Abusive head injury is the leading cause of morbidity and mortality in physically abused children. Caffey, in a landmark article published in 1972, described the classic triad associated with inflicted neurotrauma: subdural hemorrhages, retinal hemorrhages, and metaphyseal fractures.17 Over the years, many terms have been used to describe inflicted head injury, including shaken baby syndrome (SBS), shaken-impact syndrome, and abusive head injury. The current recommendation is to refer to the injury with an inclusive term that does not specify the exact mechanism of injury, such as inflicted neurotrauma or abusive head trauma (AHT).
The etiology of AHT is rarely clear because an accurate history is almost always lacking, and the mechanisms of injury vary among patients. Victims of AHT are generally younger than 3 years; most are infants. Perpetrators tend to be men—fathers or a maternal boyfriend.18 The child's symptoms vary from mild lethargy, vomiting, or irritability to apnea and coma. Seizures are common in victims of AHT and are reported in up to 80% of severely injured victims.19
Jenny et al., reported that 31% of patients with inflicted head injury had seen a physician with symptoms of their head injury an average of 2.8 times prior to identification of the abuse. Factors associated with missed diagnosis included age less than 6 months, Caucasian race, both parents living in the home, and presentation with mild, nonspecific symptoms such as vomiting, fever, and irritability.20 Children with fatal or near-fatal injury are symptomatic immediately. In the case of fatal injury, death is usually caused by uncontrollable cerebral edema and increased intracranial pressure. Survivors of inflicted neurotrauma usually suffer moderate-to-severe disabilities, including cognitive delay, visual impairment, seizures, and overall poor developmental outcomes.
Features of AHT seen on physical examination include irritability, lethargy, soft tissue swelling of the scalp, full fontanelle, opisthotonic posturing, or coma. Vomiting is common; when it is accompanied by lethargy, it suggests the possibility of increased intracranial pressure. The hallmark feature of AHT is subdural hemorrhage, which may lie over one or both cerebral convexities but is often found in the posterior interhemispheric fissure (Fig. 144-6). The collection of blood is usually thin and resolves without neurosurgical intervention. CT scan can be done quickly and is highly sensitive in identifying acute bleeding in all intracranial compartments. Magnetic resonance imaging (MRI) is a better means of detecting small subdural hematomas, subacute and chronic intracranial injuries, diffuse axonal injuries, cortical contusions, and posterior interhemispheric subdural hemorrhage (SDH). Injuries associated with AHT include retinal hemorrhages, skeletal injuries, cutaneous injuries, and visceral injuries. When identified, noncranial injuries provide support for the diagnosis of abuse. Approximately 80% of children with AHT have retinal hemorrhages. Dilated, indirect ophthalmoscopy performed by an ophthalmologist is preferred in the evaluation of suspected head injury to identify and document the extent of retinal involvement. All victims with AHT require a skeletal survey to evaluate for further injuries. Extracranial abnormalities are detected in 30% to 70% of abused children with head injuries. Skeletal injuries classically associated with inflicted neurotrauma include rib and metaphyseal fractures.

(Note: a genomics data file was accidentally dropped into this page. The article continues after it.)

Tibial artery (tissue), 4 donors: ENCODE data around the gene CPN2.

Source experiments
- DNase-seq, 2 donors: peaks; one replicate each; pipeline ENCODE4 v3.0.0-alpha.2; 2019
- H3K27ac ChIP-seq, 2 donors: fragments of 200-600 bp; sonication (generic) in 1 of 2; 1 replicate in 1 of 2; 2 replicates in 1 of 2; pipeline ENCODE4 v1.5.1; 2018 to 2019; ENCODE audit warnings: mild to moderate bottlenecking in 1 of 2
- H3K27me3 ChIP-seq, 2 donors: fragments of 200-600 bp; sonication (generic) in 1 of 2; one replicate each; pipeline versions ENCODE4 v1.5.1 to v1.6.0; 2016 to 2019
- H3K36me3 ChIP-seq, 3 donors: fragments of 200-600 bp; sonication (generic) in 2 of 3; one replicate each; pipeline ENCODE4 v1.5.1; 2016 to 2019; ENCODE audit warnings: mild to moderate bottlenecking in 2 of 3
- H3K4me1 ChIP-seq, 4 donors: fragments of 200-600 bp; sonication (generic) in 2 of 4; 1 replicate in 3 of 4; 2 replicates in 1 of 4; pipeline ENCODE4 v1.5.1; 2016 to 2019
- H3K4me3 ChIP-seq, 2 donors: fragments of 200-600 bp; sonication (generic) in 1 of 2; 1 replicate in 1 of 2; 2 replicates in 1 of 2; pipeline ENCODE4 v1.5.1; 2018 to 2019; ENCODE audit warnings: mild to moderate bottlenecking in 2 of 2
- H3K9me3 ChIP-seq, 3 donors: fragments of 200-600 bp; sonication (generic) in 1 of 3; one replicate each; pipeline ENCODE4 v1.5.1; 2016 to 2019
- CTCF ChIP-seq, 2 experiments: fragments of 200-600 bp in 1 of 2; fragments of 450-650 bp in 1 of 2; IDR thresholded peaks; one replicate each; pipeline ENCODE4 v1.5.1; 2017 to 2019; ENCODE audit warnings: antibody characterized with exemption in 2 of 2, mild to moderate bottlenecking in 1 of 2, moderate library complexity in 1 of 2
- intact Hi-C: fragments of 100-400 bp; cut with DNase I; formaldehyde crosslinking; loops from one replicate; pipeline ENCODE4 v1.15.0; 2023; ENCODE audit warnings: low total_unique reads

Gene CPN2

An 8-month-old child presented to medical care comatose after falling back from a seated position onto the carpeted floor. Examination revealed numerous bruises, severe retinal hemorrhages, and similar injuries in her twin brother.